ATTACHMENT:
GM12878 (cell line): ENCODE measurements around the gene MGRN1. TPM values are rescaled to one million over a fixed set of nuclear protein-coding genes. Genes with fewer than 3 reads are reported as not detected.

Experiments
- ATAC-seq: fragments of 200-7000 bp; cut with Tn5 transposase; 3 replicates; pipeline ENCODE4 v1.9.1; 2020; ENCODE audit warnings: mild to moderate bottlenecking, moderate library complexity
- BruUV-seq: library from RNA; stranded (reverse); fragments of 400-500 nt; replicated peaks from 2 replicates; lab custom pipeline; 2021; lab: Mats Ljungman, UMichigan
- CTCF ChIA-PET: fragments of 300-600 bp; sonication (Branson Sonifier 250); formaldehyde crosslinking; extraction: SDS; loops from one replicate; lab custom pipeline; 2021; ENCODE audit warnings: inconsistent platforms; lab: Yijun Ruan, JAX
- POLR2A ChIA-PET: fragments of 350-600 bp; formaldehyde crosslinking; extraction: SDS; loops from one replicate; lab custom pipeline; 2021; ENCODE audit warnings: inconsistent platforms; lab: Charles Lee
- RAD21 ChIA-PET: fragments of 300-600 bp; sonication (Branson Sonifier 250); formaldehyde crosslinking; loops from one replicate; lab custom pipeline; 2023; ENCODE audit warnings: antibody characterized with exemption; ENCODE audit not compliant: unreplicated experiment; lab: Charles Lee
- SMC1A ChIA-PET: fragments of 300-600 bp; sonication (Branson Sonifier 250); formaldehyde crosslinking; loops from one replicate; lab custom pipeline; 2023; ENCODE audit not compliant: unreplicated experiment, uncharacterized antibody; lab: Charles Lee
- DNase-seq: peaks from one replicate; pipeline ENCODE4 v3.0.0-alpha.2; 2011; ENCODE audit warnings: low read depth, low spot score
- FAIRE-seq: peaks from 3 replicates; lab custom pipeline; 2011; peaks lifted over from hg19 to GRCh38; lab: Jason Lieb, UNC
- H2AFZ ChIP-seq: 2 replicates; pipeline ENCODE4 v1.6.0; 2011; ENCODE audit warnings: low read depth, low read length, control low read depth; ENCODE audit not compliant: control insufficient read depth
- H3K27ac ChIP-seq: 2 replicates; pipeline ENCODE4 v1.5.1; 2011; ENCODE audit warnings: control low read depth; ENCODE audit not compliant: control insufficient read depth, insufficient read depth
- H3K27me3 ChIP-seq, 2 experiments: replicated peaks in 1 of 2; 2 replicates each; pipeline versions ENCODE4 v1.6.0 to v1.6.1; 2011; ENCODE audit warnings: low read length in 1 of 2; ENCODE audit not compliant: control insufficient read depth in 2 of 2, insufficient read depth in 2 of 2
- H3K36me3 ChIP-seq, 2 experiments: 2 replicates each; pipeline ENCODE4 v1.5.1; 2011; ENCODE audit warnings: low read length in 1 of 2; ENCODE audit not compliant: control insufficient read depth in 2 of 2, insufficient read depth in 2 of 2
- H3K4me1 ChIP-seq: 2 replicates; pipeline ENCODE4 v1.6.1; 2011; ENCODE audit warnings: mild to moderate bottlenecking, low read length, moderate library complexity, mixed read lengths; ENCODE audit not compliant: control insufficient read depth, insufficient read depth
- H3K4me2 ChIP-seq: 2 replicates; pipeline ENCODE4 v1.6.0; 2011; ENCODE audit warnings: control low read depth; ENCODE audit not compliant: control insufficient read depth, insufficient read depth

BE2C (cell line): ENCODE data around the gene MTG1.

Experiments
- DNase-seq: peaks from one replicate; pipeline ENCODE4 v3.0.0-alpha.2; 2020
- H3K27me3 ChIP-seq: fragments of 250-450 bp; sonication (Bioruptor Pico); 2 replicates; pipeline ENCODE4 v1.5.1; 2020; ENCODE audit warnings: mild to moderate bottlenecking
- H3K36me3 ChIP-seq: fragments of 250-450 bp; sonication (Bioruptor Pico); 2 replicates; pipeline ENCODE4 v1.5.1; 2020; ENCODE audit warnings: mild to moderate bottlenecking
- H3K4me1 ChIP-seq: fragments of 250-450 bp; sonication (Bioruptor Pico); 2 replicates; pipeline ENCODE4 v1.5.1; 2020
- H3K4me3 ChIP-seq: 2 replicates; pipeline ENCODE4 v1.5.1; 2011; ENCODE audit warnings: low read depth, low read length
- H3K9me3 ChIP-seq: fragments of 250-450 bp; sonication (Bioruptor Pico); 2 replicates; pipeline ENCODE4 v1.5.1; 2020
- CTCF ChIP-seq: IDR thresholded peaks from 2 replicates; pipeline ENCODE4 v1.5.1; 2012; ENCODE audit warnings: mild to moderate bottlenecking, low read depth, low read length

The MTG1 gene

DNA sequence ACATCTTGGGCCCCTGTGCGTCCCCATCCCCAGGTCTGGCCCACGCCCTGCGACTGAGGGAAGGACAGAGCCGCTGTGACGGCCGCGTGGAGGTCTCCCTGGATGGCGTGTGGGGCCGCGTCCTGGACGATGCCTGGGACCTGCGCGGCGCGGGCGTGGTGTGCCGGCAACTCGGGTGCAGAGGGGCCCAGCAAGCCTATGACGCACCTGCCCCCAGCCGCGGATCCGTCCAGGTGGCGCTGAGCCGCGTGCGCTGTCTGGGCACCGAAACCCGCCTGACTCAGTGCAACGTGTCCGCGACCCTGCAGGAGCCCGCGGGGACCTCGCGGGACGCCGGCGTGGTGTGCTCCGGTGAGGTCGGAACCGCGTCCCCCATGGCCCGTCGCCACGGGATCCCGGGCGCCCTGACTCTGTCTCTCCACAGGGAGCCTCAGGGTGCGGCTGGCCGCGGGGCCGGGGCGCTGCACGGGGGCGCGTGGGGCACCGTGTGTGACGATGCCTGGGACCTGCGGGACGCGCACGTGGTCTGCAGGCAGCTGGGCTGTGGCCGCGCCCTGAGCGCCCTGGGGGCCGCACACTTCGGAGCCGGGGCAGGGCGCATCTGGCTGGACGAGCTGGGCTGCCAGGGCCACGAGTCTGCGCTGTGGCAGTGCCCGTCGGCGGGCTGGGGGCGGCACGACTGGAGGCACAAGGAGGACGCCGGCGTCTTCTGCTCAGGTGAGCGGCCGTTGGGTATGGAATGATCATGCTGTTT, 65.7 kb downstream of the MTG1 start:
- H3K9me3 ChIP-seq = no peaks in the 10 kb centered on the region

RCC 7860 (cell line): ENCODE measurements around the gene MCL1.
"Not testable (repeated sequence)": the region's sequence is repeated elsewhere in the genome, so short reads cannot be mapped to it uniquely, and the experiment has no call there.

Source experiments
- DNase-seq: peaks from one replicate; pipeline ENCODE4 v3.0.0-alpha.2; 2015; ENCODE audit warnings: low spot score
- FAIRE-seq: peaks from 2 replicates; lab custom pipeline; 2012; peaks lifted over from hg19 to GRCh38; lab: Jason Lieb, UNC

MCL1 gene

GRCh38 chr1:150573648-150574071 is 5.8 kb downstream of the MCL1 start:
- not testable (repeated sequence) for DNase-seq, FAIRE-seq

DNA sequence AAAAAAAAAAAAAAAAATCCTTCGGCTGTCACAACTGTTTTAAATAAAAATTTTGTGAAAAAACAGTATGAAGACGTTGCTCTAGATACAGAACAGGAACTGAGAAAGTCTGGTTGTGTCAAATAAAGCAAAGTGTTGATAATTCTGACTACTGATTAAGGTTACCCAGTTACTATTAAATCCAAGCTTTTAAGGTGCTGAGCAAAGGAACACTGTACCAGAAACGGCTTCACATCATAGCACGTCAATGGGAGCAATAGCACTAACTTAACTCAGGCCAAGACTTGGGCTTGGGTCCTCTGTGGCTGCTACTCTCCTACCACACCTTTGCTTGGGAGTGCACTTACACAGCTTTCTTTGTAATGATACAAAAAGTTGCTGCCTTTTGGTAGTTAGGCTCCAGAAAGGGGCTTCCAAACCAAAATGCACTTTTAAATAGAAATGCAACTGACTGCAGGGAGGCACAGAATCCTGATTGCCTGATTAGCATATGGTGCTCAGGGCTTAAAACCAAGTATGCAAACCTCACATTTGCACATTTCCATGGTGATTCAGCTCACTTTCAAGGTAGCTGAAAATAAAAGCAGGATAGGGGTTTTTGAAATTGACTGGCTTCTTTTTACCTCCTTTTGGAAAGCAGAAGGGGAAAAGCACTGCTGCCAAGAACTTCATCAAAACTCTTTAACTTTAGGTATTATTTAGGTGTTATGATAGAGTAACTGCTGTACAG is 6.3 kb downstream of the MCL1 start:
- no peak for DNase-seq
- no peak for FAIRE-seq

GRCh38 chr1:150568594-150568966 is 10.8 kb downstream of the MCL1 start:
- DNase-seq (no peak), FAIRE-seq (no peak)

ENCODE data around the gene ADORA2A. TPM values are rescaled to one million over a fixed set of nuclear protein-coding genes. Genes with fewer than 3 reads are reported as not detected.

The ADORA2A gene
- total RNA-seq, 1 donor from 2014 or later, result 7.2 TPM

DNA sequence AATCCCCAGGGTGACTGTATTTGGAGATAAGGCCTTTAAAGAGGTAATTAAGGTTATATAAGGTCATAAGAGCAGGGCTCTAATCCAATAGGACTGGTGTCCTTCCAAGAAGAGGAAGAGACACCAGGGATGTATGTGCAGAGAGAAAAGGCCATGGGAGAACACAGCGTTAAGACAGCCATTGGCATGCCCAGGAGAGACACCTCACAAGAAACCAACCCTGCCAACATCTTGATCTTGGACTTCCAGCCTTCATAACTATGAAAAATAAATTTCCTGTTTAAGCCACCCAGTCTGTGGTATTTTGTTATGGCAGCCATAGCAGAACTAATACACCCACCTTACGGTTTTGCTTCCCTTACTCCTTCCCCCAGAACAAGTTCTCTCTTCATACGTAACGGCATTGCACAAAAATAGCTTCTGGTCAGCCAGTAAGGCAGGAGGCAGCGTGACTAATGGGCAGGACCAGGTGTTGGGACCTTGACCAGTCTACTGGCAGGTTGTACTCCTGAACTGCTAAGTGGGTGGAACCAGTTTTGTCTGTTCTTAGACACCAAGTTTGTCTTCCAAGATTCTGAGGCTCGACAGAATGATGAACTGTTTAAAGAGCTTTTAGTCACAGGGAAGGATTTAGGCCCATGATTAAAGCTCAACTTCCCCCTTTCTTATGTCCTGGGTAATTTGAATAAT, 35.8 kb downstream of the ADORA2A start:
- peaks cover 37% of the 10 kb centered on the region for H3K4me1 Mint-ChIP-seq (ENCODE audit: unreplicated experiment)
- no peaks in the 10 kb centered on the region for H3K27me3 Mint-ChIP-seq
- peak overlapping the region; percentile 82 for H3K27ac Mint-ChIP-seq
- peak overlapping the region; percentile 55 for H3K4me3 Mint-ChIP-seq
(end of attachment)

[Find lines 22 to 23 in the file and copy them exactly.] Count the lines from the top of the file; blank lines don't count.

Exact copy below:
- H3K4me1 ChIP-seq: fragments of 250-450 bp; sonication (Bioruptor Pico); 2 replicates; pipeline ENCODE4 v1.5.1; 2020
- H3K4me3 ChIP-seq: 2 replicates; pipeline ENCODE4 v1.5.1; 2011; ENCODE audit warnings: low read depth, low read length